Issaquah reimagined

February 21, 2014

How will the central district look in 30 years?

Since before the City Council passed the Central Issaquah Plan in late 2012, citizens have been wondering what the city will look like in 30 years.

“You’re standing in a great pedestrian area,” Issaquah Long Range Planner Trish Heinonen said, describing the average block according to the plan. “It will be very busy with walking people and people having lunch. And wherever you are standing, you can probably see a way to get to the green necklace.”

By Greg Farrar A 2002 aerial view shows Issaquah’s central district then. Now, city leaders are envisioning in the Central Issaquah Plan what the area would look like in 30 years.

By Greg Farrar
A 2002 aerial view shows Issaquah’s central district then. Now, city leaders are envisioning in the Central Issaquah Plan what the area would look like in 30 years.

As a vision for how to cultivate a dense, urban space within the central area and redevelop the flat lots into sustainable, walkable parcels, the Central Issaquah Plan has remained vague beyond the expressed desire to create a vivid environment with a “green necklace” of parks and open spaces around the city and an interlaced connection of walkways and bike paths to reach them.

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Pride of a city

February 21, 2014

Artist’s memory lives on in his many murals

Oregon-based muralist Larry Kangas was a one-man show with a paintbrush.

He had the innate ability to tell the story of a community with paint, ladders, a large blank wall and an unrivaled imagination.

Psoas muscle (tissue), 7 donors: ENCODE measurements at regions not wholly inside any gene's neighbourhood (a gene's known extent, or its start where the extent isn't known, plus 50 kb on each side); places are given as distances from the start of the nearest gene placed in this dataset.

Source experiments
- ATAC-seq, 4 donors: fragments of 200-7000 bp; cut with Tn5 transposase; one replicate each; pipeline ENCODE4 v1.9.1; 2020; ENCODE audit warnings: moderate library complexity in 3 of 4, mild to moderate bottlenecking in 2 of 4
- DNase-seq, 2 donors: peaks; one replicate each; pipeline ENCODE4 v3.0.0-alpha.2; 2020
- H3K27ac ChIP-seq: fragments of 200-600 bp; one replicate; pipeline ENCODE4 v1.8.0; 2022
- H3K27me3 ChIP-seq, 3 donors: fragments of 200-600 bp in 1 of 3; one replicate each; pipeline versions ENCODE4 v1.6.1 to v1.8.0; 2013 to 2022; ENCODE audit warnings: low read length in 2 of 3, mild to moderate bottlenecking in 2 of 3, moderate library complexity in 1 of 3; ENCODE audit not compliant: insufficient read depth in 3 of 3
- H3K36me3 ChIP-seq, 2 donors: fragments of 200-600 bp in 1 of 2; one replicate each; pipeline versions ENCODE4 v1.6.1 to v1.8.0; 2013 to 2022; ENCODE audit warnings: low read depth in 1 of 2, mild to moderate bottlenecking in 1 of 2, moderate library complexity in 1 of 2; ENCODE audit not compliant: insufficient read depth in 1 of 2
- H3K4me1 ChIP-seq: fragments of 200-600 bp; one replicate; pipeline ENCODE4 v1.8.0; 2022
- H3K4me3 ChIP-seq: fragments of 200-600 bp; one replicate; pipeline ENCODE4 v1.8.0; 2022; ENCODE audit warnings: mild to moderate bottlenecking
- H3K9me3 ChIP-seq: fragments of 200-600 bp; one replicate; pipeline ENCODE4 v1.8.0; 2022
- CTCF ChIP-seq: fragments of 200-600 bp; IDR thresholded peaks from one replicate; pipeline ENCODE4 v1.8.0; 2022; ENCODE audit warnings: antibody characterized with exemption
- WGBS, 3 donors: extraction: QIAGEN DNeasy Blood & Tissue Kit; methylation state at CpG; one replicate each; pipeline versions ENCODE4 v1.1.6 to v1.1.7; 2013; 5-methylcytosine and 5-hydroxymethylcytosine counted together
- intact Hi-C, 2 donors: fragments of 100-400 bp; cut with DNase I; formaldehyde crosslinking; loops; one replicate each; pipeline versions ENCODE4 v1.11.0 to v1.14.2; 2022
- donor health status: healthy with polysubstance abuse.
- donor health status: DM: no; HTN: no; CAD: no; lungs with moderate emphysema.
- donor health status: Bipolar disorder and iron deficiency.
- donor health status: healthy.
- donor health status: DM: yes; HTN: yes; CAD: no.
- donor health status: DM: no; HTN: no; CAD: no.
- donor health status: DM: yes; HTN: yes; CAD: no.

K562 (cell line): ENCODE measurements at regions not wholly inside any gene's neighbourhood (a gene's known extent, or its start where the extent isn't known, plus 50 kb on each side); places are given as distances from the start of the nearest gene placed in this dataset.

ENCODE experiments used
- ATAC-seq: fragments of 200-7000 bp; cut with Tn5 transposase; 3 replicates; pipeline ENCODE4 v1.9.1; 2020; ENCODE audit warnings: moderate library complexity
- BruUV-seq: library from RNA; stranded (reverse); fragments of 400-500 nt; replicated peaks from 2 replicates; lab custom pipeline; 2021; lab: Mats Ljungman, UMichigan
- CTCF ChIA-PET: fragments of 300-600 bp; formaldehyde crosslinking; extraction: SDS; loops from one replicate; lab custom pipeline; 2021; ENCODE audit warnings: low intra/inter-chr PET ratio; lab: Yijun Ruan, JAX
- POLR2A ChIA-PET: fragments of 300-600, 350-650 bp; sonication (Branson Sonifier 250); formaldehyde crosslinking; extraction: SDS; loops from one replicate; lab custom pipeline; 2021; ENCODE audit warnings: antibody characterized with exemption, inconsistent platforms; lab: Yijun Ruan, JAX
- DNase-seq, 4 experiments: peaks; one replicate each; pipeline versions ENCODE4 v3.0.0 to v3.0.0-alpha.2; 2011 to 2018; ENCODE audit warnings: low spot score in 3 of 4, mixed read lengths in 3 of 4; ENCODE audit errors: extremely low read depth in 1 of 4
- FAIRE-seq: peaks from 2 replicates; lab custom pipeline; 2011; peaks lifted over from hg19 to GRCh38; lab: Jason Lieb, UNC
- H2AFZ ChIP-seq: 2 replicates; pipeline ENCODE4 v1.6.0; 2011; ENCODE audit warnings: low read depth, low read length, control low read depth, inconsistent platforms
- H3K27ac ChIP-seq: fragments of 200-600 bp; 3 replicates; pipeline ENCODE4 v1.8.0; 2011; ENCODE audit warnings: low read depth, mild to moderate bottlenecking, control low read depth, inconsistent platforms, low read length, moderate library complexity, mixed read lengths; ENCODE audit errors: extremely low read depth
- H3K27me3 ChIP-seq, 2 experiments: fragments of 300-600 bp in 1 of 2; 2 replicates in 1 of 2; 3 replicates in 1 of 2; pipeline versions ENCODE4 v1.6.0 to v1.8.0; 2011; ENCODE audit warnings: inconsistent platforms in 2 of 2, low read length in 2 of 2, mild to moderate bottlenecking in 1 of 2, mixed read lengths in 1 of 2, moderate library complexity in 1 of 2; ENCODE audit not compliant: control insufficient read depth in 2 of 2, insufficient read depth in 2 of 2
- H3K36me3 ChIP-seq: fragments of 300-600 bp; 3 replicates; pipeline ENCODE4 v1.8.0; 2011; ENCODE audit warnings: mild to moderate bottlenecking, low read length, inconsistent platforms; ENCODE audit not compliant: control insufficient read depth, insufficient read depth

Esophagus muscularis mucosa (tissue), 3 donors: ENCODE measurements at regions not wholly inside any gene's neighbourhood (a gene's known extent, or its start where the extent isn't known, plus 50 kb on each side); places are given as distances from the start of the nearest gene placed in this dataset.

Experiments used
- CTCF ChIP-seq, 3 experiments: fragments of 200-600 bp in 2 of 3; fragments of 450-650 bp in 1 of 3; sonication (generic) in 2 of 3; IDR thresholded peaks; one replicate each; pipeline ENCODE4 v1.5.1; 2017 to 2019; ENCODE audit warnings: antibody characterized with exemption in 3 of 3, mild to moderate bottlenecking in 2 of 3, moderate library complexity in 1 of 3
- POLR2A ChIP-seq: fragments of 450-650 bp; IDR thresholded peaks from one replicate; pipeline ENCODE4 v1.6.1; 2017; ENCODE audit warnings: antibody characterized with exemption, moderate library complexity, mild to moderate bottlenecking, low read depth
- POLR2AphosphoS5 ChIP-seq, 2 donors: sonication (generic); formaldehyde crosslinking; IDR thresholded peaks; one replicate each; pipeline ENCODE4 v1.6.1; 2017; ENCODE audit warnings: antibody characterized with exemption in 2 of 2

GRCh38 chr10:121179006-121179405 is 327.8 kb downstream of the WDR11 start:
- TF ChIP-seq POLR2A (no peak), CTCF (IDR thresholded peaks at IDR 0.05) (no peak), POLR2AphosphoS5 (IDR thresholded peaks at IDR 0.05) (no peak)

By Greg Farrar Larry Kangas puts some finishing touches on ‘The Mill Street Logging Scene,’ a mural of turn-of-the-century Issaquah, painted in 1997 on the wall of the Sunset Alehouse at the Downtown Issaquah Plaza.

By Greg Farrar
Larry Kangas puts some finishing touches on ‘The Mill Street Logging Scene,’ a mural of turn-of-the-century Issaquah, painted in 1997 on the wall of the Sunset Alehouse at the Downtown Issaquah Plaza.

Kangas died of cancer Nov. 25, 2013, but his memory lives on in the more than 1,000 murals he crafted across the Pacific Northwest, a few of which grace Issaquah walls.

“Larry never had any children. He was a great uncle for many kids, but he called his murals his kids, his legacy,” said Sandy Kangas, Larry’s wife.

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Hospital builds a reputation in Issaquah

February 21, 2014

Reputation. The success of any institution or business relies heavily upon its ability to solidify its reputation within the community. Sell the best widget or provide the best service and the reputation will follow. Somewhere within the halls of the Swedish/Issaquah is a wall that is filling fast with the awards and accolades earned from its growing reputation as one of the best patient care facilities in the nation.

When the facility officially opened after the completion of Phase 1 on Nov. 1, 2011, it didn’t take long before its emergency room received a 2012 Summit Award for patient satisfaction.